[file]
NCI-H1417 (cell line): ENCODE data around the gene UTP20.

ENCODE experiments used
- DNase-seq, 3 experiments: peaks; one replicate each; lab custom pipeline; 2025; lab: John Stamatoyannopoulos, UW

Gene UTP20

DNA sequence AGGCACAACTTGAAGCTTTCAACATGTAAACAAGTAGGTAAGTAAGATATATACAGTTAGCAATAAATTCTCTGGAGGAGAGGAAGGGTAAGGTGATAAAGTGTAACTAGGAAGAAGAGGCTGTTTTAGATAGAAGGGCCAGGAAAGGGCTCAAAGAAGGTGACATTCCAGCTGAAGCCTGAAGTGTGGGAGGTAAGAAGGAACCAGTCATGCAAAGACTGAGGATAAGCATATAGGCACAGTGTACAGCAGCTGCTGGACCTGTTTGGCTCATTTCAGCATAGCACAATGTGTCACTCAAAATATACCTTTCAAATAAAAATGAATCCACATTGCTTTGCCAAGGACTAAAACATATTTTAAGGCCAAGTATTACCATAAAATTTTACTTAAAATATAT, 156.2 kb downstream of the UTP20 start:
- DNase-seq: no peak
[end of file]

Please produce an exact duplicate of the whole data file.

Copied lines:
NCI-H1417 (cell line): ENCODE data around the gene UTP20.

ENCODE experiments used
- DNase-seq, 3 experiments: peaks; one replicate each; lab custom pipeline; 2025; lab: John Stamatoyannopoulos, UW

Gene UTP20

DNA sequence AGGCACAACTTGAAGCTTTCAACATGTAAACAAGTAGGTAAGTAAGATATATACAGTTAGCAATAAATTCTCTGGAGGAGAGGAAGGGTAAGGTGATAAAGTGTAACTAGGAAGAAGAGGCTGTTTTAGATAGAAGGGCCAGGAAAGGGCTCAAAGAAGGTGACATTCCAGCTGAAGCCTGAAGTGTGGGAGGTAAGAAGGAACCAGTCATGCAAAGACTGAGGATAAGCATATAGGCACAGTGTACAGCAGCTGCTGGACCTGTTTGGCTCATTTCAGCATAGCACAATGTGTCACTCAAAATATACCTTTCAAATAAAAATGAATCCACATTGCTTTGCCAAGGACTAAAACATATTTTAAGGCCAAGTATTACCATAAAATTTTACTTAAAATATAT, 156.2 kb downstream of the UTP20 start:
- DNase-seq: no peak